|Advanced oxidation of pharmaceuticals with peroxymonosulfate (PMS) activated by novel spinel-type oxides supported on porous clay minerals
|Chu, Wei (CEE)
|Drugs -- Environmental aspects
Water -- Purification -- Oxidation
Sewage -- Purification -- Oxidation
Hong Kong Polytechnic University -- Dissertations
|Department of Civil and Environmental Engineering
|xxii, 204 pages : color illustrations
|The presence of pharmaceuticals and their metabolites in waterbodies has been recognized as an emerging environmental issue globally partly due to their easy entry, continuous release, bioaccumulation, considerable toxicity, and possible carcinogenic effects on organisms. However, since conventional wastewater treatment plants (WWTPs) are never designed for the removal of pharmaceuticals, it has in turn become a point source of pollution. Therefore, advanced oxidation processes (AOPs) with the generation of oxidative reactive oxygen species, have experienced remarkably development in the elimination of emerging contaminants including pharmaceuticals due to factors such as simplicity, higher efficiency, cost-effectiveness, and mineralization potential.
In this study, novel composite catalysts tailored by CoMn2O4 (CMO) and porous natural clay minerals, e.g. halloysite (Hal) and kaolinite (Kln), were developed to activate peroxymonosulfate (PMS) for efficient degradation of pharmaceuticals in aqueous environment.
The results showed that among the series of halloysite (Hal)-based composite catalysts with different CMO loading percentage, 40-CMO/Hal with a moderate CMO content displayed homogeneous dispersion, restricted grain size, and superior catalytic ability with better stability and durability than bare CMO.
Therefore, 40-CMO/Hal (Abbrev. CMO/Hal) with the optimal overall performances was chosen to further investigate the effects caused by different clay mineral substrates through comparisons with CMO anchored on kaolinite (Kln), a natural lamellar clay mineral, at the same percentage, 40%. Hal and Kln helped to control the crystallinity of CMO simultaneously with inducing more oxygen vacancies (OVs), which significantly enhanced the working efficiency. The presence of Hal and/or Kln contributed to the composite catalysts with better stability and durability than CMO. In addition, CMO/Hal contained more OVs, while CMO/Kln showed higher structural stability with lower metal leaching.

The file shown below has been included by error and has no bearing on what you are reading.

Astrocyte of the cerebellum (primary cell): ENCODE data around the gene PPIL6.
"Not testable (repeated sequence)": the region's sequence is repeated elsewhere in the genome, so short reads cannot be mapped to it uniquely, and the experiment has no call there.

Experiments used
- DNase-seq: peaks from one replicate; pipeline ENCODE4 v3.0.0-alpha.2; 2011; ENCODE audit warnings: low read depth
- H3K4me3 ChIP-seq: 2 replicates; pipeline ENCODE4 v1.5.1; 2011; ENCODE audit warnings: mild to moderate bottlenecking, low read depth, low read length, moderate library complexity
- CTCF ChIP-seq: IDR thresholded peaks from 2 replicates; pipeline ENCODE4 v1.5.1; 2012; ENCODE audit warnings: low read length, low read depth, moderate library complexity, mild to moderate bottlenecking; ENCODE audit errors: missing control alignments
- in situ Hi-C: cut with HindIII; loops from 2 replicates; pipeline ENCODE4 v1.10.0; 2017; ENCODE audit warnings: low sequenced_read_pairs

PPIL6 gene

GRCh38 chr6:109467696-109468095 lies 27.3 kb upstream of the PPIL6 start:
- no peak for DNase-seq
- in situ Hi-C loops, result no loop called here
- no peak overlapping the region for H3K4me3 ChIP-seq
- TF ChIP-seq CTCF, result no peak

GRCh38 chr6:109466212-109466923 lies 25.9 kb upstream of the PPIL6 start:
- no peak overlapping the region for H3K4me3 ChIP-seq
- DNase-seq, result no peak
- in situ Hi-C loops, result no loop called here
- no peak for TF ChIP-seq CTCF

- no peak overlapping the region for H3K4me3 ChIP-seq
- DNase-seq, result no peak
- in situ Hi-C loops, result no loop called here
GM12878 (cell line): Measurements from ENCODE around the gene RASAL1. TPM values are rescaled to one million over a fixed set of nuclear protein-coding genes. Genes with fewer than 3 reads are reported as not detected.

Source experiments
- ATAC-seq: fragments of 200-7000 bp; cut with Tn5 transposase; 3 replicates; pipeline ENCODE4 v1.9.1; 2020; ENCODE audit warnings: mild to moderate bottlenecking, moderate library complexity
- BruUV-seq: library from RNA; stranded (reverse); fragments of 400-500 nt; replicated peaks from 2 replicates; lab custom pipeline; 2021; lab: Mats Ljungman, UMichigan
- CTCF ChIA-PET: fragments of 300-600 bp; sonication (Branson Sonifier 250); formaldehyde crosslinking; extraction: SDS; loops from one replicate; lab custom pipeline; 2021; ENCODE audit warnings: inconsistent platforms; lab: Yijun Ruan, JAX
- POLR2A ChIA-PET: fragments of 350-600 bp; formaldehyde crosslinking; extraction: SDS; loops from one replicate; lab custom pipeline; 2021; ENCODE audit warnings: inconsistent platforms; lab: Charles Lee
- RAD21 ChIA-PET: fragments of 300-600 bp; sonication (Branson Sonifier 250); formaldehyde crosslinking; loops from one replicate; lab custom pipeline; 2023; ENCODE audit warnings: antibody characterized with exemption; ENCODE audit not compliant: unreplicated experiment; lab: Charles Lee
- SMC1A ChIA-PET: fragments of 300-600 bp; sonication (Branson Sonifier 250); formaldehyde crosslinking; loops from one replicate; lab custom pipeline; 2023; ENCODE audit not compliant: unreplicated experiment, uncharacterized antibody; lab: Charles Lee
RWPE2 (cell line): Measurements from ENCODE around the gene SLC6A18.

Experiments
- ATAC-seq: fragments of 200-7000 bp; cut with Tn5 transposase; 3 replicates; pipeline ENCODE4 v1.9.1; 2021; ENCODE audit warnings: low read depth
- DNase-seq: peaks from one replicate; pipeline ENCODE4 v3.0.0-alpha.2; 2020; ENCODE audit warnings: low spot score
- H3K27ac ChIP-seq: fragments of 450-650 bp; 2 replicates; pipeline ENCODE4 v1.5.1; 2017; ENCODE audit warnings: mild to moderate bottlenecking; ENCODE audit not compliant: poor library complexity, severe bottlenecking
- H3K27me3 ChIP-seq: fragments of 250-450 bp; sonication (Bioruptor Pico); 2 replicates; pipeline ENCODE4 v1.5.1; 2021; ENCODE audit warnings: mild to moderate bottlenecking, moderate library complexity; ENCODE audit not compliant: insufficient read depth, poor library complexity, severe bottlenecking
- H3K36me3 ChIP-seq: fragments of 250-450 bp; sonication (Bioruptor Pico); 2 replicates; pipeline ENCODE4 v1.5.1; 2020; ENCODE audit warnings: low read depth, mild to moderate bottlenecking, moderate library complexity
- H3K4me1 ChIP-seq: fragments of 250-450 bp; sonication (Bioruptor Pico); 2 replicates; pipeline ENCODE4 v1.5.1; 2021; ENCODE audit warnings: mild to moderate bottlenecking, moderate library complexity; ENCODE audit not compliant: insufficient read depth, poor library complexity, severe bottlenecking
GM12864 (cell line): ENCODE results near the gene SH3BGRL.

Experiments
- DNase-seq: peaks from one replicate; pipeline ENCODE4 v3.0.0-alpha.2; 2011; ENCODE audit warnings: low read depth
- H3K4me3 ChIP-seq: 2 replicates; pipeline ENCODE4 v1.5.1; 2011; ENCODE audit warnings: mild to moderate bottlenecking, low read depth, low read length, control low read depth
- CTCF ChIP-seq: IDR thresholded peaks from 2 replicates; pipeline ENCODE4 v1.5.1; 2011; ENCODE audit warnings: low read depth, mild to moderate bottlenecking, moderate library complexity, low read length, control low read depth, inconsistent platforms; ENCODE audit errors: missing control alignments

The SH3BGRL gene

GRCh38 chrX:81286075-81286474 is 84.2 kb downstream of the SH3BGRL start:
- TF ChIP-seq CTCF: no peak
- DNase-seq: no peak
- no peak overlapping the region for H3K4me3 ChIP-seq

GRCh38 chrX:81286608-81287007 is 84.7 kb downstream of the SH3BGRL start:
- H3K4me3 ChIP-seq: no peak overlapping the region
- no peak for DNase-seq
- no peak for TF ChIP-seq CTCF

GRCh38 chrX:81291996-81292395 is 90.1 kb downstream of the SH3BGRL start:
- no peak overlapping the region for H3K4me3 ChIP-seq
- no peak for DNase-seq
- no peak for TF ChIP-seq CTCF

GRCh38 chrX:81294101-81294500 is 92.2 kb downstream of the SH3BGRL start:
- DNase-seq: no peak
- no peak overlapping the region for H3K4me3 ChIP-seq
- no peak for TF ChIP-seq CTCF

This work shed light on the understanding of unearth surface reaction mechanism during PMS activation, which also provides a new reference in enhancing the catalytic performance of transition metal oxides by immobilizing them on natural clay mineral substrates. What's more, since Kln and Hal are both abundant in China and many other countries, the application of them in wastewater treatment and chemical industries also offers another chance in enhancing regional fundamental researches related to natural resources applications.
Since inorganic anions and natural organic matter (NOM) are unavoidable in nature water bodies and wastewaters, their effects towards AOP using activated PMS should be considered, which, however, still remains unknown. Therefore, the degradation efficiency of tetracycline (TC) using PMS activated by LaCoO3 with the presence of some common inorganic anions and NOM (e.g., humic acid (HA)) were investigated. The results showed that the presence of inorganic anions (i.e., H2PO4 −, Cl− and SO42−) and low-concentration of HA promoted the degradation. Among them, H2PO4 - and lower concentration of HA showed the most obvious outcome, while the SO42− can regulate the radical formation, minimize the peak radical level, and therefore promote the overall performance of the process. Generally, the LaCoO3/PMS system was proved as a rapid, economical and stable approach for TC degradation, which provided a novel strategy for pharmaceutical removal during water purification.
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